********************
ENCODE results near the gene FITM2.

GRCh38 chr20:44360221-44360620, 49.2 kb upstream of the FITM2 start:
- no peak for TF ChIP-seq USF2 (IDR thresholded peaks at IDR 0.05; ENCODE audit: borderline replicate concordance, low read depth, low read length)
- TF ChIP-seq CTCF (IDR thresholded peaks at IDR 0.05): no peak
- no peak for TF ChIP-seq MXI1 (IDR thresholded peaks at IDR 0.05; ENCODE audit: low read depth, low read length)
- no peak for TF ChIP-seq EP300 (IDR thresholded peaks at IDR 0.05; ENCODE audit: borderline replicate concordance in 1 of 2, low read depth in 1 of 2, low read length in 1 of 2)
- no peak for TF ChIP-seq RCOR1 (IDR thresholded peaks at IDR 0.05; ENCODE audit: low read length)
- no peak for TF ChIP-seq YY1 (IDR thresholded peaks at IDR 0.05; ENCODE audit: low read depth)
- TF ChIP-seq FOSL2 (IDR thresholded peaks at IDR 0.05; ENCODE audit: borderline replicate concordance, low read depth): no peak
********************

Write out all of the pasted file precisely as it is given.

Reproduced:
ENCODE results near the gene FITM2.

GRCh38 chr20:44360221-44360620, 49.2 kb upstream of the FITM2 start:
- no peak for TF ChIP-seq USF2 (IDR thresholded peaks at IDR 0.05; ENCODE audit: borderline replicate concordance, low read depth, low read length)
- TF ChIP-seq CTCF (IDR thresholded peaks at IDR 0.05): no peak
- no peak for TF ChIP-seq MXI1 (IDR thresholded peaks at IDR 0.05; ENCODE audit: low read depth, low read length)
- no peak for TF ChIP-seq EP300 (IDR thresholded peaks at IDR 0.05; ENCODE audit: borderline replicate concordance in 1 of 2, low read depth in 1 of 2, low read length in 1 of 2)
- no peak for TF ChIP-seq RCOR1 (IDR thresholded peaks at IDR 0.05; ENCODE audit: low read length)
- no peak for TF ChIP-seq YY1 (IDR thresholded peaks at IDR 0.05; ENCODE audit: low read depth)
- TF ChIP-seq FOSL2 (IDR thresholded peaks at IDR 0.05; ENCODE audit: borderline replicate concordance, low read depth): no peak